[02:42] Kenny: Yeah, so, I mean, the Wefarm platform itself is entirely free, you know, farmers mostly use our services through SMS, and they don't even pay for the SMS, we zero rate that. Our business model is based around, I mean, we're building an ecosystem that we farm, not just a question and answer platform. So, a lot of the things that we're working on now is allowing farmers to actually start accessing markets, products and services through the Wefarm platform. We kind of find organically that people were trying to use Wefarm to trade with each other to get access to services, like loans or insurance for their crops, obviously, to do things like buy seeds or fertilizers. And we're really not allowing people to start doing that through Wefarm. And that's obviously one way we make money. We also look at the data side of what we do, you know, we have 10s of thousands of conversations a day. And the aggregated data from that is a really powerful, both social and commercial product, giving insight into disease patterns, drive patterns, and lots of other things within the agricultural space. You know, that's valuable for, you know, obviously the multinationals that are buying this product, but also, you know, local governments and NGOs that are working with the farmers.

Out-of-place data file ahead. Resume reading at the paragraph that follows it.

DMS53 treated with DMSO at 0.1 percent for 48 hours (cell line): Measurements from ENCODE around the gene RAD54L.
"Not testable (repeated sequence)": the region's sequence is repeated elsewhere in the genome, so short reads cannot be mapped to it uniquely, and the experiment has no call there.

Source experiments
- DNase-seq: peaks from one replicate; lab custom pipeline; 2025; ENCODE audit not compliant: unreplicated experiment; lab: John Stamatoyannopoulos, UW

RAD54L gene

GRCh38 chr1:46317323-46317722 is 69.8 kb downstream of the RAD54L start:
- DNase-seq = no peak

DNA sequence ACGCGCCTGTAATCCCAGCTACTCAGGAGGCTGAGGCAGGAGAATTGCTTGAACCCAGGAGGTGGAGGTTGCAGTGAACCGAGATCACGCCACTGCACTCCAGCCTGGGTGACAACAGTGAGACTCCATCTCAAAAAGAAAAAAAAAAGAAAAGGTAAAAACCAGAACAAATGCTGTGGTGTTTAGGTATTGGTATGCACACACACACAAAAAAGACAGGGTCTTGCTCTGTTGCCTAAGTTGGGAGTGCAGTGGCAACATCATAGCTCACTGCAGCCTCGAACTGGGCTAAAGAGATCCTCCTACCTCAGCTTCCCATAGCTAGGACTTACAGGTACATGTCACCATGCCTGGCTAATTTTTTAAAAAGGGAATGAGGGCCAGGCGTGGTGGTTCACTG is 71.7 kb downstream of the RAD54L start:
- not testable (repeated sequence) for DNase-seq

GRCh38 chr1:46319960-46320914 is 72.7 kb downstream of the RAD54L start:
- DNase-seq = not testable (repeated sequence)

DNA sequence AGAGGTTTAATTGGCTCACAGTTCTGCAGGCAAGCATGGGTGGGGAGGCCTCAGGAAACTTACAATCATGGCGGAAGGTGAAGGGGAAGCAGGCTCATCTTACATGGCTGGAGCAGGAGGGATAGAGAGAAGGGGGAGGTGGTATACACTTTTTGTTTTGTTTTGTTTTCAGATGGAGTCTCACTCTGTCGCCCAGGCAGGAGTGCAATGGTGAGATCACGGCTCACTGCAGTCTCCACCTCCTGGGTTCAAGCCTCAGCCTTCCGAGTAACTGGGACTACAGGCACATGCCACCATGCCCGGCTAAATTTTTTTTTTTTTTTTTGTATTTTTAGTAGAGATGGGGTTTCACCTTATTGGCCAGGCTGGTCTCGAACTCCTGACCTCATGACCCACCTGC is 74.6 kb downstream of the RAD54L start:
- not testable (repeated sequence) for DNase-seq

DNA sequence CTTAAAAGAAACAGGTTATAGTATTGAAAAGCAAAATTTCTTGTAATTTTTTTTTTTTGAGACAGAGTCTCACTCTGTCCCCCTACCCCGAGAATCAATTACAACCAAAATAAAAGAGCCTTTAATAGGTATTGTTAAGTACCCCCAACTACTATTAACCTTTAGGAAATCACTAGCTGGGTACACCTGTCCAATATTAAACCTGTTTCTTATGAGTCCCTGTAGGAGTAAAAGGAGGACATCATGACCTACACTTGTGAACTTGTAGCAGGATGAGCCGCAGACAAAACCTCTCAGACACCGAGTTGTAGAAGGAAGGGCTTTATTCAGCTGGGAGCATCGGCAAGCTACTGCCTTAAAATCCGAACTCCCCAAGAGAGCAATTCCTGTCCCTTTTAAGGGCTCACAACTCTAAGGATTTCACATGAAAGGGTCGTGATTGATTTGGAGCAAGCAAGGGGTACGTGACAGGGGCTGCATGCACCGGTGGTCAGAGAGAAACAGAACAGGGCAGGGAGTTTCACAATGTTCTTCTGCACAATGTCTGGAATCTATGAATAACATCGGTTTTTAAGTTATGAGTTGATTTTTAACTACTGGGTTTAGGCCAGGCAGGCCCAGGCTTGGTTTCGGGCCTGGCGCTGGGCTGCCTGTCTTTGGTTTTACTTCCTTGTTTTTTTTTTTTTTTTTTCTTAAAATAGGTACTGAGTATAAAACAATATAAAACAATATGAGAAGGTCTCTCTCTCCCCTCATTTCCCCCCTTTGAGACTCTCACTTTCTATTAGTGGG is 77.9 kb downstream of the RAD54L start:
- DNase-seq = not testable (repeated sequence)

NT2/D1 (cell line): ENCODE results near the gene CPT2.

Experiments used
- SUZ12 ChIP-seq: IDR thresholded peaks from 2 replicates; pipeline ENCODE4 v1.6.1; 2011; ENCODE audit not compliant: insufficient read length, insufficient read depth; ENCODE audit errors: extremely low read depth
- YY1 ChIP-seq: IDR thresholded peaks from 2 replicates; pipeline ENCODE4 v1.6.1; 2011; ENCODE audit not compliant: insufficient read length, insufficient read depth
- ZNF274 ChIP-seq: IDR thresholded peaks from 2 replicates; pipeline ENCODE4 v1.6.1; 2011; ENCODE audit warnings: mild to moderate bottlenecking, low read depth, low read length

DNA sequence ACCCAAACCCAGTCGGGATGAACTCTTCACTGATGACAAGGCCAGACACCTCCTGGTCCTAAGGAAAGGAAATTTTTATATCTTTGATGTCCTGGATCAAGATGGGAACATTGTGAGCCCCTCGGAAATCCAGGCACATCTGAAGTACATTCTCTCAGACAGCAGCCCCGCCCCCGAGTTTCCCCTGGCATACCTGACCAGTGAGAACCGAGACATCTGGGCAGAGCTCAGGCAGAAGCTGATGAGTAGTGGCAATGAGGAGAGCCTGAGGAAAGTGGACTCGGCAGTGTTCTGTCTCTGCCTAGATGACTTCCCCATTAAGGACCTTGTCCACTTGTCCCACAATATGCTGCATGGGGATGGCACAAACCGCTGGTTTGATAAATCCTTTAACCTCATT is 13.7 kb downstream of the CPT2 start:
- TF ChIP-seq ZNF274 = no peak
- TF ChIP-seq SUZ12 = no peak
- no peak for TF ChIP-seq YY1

[03:47] Maiko: So, are you working with the first multinationals on that aspect? Or is that further down your roadmap? Are you focused on user acquisition right now? What's the focus?
[03:55] Kenny: Yeah, so, we've primarily focused on user acquisition of building a really powerful network, you know, we're now the biggest service like this in the world, you know, with 2000 farmers joining us every day. But you know, we do work on our commercial site as well. You know, we did a partnership with Peto Mojaye. Last year, we've worked with some big NGOs, like Heifer International. And, you know, continuing to try and build that side of the business.
[04:21] Maiko: What's the interest when you work with Peto Mojaye, for example? What's the interest they have? And this is a, I guess, it's not just a CSR initiative, they're actually interested in learning more about the supply chain. Right?
[04:33] Kenny: Right. I mean, I think coffee as a whole, is a really good example of how this works, at Wefarm that, you know, even the really big coffee names are probably buying single origin coffee products, you know, they're selling single origin to consumer, and that has to come literally from one set of farmers in one country. And coffee is a once a year crop, it's highly susceptible to climate change, changing, you know, weather patterns and such like, as well as disease. So, you know, these big multinationals are very reliant on a very small group of farmers to produce the coffee they need to sell, and getting insight into what's actually happening, you know, is the coffee going to ripe in earlier or later than anticipated this year? Are there fertilization problems? Is it going to be a big harvest or small one, I mean, fairly simple, fundamental things that that help people to manage their supply chains.